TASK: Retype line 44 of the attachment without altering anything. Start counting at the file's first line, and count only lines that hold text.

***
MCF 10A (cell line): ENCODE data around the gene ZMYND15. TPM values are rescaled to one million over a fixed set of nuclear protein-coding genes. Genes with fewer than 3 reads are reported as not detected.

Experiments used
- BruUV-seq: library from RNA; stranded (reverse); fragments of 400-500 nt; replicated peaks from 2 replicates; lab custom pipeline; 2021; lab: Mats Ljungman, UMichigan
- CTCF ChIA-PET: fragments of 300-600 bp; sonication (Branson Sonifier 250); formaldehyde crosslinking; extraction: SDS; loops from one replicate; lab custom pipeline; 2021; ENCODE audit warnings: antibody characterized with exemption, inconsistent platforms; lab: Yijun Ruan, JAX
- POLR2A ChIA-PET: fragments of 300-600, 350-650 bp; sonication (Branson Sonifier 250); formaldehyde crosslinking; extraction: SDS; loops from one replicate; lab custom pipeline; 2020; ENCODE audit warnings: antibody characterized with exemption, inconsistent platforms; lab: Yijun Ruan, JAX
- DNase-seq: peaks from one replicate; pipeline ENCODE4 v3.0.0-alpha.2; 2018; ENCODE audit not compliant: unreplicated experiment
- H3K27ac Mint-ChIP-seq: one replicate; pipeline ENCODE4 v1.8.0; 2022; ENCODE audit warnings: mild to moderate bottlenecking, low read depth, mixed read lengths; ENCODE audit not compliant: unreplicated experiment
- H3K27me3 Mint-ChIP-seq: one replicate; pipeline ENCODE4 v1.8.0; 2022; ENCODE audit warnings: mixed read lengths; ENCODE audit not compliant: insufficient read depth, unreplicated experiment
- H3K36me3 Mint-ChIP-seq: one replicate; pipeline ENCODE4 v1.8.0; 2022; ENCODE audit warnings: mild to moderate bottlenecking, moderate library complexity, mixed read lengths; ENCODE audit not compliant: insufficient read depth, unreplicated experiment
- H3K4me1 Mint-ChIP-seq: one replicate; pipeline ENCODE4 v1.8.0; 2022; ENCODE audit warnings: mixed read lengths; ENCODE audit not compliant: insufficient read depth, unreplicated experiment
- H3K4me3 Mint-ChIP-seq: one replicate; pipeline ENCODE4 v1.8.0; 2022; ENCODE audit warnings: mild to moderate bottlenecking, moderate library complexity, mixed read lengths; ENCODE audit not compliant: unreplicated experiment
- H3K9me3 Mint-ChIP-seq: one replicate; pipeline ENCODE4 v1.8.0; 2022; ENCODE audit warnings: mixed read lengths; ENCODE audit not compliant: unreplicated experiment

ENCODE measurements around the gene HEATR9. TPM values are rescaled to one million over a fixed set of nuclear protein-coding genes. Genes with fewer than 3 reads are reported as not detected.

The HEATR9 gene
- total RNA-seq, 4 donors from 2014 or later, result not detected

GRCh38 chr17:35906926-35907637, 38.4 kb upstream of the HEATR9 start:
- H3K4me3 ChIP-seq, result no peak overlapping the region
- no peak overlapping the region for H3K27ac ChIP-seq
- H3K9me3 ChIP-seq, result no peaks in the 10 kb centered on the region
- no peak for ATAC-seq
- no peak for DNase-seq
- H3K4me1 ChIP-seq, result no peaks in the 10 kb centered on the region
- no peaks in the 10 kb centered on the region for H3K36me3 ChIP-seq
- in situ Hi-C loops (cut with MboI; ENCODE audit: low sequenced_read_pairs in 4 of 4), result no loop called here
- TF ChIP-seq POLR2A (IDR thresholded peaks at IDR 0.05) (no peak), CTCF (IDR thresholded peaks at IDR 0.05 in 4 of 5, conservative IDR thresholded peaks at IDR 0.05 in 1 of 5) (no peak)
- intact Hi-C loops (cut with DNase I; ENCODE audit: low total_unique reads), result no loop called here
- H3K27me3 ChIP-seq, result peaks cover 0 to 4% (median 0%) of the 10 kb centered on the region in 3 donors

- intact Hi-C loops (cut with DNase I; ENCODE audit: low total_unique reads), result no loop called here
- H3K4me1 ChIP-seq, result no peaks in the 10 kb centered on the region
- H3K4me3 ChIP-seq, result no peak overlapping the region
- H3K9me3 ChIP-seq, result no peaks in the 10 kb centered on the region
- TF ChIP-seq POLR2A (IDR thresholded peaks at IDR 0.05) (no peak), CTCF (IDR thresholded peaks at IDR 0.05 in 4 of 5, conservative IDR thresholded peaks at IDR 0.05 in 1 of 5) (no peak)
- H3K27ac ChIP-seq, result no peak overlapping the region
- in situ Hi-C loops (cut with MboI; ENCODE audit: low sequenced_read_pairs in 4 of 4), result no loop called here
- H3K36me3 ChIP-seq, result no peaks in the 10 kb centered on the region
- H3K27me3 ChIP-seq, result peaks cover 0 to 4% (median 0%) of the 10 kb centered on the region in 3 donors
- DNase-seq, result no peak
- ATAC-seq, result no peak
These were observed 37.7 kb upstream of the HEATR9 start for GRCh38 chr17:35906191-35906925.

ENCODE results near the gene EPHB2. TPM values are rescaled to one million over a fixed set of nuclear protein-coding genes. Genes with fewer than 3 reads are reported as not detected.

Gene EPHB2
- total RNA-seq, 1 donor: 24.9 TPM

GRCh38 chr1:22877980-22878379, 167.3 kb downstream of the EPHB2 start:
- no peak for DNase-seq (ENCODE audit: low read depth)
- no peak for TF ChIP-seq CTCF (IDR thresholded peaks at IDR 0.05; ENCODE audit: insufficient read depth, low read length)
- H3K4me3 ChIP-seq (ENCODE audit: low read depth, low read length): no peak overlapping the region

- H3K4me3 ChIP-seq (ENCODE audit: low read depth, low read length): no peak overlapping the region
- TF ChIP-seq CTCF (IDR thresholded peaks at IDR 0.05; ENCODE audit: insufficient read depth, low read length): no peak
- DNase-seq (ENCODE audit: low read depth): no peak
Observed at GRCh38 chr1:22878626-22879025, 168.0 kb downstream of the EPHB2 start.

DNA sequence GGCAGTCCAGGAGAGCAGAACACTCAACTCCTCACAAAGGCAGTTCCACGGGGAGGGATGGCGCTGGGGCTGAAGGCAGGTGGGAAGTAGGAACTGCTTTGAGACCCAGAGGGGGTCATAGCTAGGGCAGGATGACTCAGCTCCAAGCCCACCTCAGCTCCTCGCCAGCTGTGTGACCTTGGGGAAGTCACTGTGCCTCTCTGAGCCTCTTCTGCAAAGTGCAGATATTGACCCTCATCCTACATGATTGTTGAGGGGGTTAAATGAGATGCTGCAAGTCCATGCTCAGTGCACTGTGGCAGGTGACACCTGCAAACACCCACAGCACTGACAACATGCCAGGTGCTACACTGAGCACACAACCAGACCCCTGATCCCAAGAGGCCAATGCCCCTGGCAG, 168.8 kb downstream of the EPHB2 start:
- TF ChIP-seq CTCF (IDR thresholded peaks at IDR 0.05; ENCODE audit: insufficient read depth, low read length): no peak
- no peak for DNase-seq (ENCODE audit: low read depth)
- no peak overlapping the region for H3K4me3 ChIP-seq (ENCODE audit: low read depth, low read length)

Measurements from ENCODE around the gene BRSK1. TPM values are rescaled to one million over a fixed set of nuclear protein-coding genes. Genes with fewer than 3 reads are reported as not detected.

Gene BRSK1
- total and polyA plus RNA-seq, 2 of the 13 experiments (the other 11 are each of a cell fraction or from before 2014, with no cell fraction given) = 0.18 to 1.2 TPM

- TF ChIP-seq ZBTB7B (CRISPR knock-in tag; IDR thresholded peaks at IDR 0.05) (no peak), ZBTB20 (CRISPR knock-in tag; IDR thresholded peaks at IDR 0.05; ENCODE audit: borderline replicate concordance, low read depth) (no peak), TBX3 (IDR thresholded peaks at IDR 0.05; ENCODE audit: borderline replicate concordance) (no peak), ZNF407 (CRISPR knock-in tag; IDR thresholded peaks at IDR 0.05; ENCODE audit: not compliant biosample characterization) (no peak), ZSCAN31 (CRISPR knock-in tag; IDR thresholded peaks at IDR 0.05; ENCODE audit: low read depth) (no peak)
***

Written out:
- no peak for DNase-seq (ENCODE audit: low read depth)